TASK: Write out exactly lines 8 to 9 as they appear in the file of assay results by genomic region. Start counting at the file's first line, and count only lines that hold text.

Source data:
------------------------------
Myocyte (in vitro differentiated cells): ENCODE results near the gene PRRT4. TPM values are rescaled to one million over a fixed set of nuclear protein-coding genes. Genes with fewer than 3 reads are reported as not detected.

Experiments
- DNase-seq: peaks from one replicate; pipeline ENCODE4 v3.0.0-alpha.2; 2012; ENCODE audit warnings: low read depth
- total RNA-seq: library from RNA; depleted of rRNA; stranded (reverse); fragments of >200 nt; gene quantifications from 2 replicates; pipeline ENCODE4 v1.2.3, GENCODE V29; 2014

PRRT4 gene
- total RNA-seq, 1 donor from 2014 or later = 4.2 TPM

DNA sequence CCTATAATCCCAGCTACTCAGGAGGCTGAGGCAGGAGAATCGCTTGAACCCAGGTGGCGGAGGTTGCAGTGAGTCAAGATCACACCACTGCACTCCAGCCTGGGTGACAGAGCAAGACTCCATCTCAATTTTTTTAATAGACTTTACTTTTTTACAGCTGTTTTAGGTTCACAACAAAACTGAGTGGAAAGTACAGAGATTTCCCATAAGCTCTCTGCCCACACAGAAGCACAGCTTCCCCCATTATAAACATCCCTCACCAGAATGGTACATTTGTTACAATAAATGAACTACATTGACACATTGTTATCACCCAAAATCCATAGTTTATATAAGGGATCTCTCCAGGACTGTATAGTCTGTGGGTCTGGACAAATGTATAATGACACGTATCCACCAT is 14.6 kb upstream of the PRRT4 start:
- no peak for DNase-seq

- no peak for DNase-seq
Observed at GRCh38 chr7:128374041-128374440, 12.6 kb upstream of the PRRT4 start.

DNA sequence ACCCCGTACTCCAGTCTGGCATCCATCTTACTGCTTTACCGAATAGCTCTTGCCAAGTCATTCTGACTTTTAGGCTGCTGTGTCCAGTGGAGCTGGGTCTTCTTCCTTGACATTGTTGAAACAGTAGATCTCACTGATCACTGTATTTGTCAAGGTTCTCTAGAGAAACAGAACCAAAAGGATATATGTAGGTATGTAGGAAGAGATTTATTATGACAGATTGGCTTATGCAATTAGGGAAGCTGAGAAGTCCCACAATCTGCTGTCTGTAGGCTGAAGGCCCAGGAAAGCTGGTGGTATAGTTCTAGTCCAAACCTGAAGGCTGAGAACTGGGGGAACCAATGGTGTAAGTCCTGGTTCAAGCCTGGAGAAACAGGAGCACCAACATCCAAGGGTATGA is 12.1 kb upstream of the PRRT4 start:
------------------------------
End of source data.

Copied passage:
- no peak for DNase-seq

- no peak for DNase-seq